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Summary:

Marco Arment, the former CTO of the Tumblr blog platform, is best known these days for his time-shifting reading app Instapaper. But he could start a side-job as a financial advisor to start-ups. His motto: Get the money from your customers, not investors. Arment’s more traditional […]

Instapaper's Marco Arment

Marco Arment, the former CTO of the Tumblr blog platform, is best known these days for his time-shifting reading app Instapaper. But he could start a side-job as a financial advisor to start-ups. His motto: Get the money from your customers, not investors.

Arment’s more traditional take is built largely on the idea that if he puts out a good product, there’s no shame in asking customers to pay for it. And the more they pay, the less he needs to rely on outside investors. Arment said many developers are of the mindset that they need to amass a huge number of eyeballs through free services. But they don’t focus enough on building a solid product that can command loyalty and payment from consumers, and instead try to gain profitability through advertising and turning to outside venture capital.

By contrast, Arment says his efforts to monetize Instapaper have been successful because he was able to leverage the hard work he put into his paid versions and the good will he’s gotten back from consumers. And that has allowed him to avoid outside funding, something he plans on doing for the forseeable future.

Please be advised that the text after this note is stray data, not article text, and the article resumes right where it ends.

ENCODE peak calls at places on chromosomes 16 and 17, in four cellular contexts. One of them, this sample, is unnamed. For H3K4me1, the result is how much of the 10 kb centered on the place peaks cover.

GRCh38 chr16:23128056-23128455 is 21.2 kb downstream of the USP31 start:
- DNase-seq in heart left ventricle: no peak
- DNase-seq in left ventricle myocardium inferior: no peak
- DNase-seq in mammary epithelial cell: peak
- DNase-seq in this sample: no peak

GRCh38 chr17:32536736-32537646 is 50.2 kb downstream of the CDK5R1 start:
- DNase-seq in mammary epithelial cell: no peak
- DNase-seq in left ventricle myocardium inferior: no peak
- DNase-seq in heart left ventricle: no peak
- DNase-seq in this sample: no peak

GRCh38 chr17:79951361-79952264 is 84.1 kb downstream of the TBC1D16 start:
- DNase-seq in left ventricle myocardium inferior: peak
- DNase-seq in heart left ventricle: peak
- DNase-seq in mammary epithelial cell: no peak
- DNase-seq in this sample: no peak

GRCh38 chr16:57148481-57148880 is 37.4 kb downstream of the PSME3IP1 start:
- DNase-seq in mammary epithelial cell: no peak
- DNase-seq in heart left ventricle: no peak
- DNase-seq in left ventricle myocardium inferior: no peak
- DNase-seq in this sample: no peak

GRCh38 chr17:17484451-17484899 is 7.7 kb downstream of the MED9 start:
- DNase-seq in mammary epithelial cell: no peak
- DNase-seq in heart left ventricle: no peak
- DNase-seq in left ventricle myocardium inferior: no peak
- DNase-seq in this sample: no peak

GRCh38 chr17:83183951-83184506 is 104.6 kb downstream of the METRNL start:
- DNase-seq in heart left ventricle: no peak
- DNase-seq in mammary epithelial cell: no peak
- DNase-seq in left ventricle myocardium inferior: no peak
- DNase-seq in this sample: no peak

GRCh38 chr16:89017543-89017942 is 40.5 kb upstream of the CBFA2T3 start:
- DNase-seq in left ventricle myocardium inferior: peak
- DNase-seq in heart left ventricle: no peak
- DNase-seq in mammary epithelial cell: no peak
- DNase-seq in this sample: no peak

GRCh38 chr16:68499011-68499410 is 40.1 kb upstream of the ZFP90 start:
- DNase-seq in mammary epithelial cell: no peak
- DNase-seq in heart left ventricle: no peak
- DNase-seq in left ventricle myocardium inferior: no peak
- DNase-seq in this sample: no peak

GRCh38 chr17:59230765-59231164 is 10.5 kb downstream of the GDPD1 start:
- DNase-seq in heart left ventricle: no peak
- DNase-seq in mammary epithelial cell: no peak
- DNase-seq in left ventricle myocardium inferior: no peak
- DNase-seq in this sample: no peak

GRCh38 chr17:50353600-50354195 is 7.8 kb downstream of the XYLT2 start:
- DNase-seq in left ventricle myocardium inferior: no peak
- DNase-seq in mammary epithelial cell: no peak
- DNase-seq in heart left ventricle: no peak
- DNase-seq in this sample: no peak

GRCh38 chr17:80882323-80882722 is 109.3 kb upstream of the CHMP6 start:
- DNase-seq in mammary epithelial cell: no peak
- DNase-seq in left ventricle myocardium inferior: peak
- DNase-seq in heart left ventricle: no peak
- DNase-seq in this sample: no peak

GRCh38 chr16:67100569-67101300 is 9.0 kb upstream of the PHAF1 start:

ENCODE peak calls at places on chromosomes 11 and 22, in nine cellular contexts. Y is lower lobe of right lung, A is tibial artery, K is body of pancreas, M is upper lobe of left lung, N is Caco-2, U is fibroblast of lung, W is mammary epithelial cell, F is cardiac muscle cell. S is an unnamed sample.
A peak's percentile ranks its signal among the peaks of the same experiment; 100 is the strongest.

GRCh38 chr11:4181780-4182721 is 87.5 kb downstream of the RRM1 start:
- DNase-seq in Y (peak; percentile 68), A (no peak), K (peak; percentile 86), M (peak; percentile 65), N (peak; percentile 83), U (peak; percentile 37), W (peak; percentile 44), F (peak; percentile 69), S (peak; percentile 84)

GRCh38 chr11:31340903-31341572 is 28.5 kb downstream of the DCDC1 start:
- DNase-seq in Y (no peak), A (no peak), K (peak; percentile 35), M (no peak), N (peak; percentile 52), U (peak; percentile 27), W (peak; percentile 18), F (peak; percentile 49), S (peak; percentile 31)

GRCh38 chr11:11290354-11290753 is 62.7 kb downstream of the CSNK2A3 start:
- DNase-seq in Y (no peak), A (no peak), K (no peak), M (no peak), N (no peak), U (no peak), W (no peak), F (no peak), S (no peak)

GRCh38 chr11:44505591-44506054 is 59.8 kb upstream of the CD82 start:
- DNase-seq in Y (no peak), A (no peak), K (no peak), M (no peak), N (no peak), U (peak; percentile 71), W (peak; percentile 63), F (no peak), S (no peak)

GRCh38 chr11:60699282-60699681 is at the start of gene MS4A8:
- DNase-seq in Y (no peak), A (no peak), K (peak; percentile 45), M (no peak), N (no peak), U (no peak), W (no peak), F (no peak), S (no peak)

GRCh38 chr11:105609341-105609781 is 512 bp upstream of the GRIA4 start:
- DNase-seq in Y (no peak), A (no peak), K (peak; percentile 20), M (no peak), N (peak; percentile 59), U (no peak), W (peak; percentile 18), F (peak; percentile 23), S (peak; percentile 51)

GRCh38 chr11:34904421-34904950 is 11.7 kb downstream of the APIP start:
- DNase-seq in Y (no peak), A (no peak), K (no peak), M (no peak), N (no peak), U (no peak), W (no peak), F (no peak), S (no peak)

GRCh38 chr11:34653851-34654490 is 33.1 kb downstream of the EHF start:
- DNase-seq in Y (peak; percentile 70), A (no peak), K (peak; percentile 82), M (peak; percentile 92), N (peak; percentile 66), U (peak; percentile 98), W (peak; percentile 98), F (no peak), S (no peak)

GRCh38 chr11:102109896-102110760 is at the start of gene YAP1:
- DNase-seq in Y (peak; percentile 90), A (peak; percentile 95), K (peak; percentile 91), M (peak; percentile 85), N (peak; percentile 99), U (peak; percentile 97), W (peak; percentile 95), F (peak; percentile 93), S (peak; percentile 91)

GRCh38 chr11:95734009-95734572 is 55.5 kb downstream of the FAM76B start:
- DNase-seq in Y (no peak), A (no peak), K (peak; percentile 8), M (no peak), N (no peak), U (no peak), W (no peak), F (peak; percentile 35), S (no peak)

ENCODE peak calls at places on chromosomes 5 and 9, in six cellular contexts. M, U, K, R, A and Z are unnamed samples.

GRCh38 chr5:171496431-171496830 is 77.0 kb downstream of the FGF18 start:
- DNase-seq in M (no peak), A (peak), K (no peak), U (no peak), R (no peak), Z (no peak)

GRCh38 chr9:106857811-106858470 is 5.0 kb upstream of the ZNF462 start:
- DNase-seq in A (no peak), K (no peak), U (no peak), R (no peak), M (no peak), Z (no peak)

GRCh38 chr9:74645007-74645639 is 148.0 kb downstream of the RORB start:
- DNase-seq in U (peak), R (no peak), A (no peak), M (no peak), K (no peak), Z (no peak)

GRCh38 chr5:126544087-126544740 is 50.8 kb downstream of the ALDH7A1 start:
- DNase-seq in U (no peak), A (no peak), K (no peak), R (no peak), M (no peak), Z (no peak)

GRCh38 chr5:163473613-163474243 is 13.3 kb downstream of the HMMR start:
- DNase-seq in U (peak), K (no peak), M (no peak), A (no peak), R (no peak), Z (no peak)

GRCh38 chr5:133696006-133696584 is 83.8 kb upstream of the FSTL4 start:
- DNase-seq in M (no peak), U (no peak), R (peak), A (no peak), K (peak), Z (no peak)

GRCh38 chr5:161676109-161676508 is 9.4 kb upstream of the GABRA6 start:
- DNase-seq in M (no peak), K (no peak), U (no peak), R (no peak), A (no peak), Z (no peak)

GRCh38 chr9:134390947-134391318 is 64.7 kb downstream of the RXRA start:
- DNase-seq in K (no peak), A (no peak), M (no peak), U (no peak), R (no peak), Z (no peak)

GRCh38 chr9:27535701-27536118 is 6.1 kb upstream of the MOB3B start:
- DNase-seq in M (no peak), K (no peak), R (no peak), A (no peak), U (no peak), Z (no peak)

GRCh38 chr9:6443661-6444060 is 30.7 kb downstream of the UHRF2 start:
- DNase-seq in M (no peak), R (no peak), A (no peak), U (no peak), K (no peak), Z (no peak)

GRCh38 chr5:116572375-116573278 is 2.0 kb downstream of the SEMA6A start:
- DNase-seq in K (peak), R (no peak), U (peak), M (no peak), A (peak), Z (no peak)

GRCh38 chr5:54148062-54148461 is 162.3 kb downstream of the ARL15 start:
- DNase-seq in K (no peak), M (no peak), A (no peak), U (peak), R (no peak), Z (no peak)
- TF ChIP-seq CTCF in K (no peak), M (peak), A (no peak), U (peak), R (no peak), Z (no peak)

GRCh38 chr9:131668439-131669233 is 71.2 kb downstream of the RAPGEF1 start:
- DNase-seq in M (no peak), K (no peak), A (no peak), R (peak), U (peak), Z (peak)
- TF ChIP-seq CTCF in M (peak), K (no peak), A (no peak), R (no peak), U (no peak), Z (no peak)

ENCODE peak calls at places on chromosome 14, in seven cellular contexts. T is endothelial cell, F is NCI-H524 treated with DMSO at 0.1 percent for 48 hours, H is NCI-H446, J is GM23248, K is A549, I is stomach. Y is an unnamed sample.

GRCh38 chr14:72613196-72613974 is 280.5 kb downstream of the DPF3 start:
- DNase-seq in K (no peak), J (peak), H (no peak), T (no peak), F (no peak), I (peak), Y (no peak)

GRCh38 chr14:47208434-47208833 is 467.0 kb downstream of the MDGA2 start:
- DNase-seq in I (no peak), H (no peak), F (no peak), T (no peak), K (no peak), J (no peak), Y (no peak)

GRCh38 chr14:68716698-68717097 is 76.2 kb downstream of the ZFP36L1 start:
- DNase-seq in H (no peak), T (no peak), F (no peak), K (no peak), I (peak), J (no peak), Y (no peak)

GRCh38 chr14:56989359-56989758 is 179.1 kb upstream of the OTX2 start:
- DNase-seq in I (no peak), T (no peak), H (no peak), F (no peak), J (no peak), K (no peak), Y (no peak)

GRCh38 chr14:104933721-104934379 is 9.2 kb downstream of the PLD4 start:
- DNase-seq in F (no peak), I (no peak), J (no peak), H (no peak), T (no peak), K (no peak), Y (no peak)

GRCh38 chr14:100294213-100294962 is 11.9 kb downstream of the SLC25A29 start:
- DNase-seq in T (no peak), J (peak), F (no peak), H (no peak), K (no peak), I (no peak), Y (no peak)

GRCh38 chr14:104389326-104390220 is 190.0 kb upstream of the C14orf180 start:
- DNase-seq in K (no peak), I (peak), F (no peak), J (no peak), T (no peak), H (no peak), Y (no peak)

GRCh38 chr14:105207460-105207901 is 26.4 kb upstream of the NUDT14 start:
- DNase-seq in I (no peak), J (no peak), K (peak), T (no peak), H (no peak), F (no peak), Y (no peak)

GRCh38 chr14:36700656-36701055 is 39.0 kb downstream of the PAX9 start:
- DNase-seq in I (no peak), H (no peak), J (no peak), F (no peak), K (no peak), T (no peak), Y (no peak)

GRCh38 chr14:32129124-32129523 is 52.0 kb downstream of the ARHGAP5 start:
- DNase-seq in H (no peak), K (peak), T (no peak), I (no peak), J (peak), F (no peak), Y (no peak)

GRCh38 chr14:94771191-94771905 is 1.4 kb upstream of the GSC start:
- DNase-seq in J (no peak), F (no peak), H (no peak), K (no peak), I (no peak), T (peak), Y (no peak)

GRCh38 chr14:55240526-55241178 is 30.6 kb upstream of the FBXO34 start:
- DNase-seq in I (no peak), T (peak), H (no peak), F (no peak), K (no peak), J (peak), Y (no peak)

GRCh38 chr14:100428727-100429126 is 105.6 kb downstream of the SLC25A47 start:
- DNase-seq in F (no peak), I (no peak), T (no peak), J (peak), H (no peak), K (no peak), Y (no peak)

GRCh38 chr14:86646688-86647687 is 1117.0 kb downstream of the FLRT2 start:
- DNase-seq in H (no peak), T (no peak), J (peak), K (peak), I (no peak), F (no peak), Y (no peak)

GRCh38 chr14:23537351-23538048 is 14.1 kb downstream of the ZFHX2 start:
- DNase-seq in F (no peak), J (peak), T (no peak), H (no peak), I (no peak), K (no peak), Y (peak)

Don’t Take Funding if You Don’t Need It

“If a service can be profitable and breakeven without VC money, you don’t need to take it,” Arment told me in an interview. “There’s no reason for developers to get a lot of users without charging. There’s another path. My goal is to spread that message: Charge for something and make more than you spend.”

Arment launched Instapaper as a free website in January 2008 and became profitable later that fall when he first began selling a paid iPhone app alongside a free version. He’s been profitable ever since. Arment won’t disclose his revenue, but he said he can cover his expenses and can afford to hire a couple more people if he needed. He left his Tumblr job in September to devote himself to Instapaper.

Though Arment maintains a free iPhone app, he said the focus of the company has been on the paid versions which are updated first (a new update is expected in the next month or so). He has yet to release a free iPad version and has only gotten three emails about the lack of it. Most seem happy to pay for the $5 iPad version. Between 25 and 33 percent of people pay for the $5 paid iPhone version. In fact, as an experiment, he pulled the free iPhone app from the app store for a week a little while back and found that only one person emailed. Sales of the paid version didn’t go up, but they didn’t go down either, he said.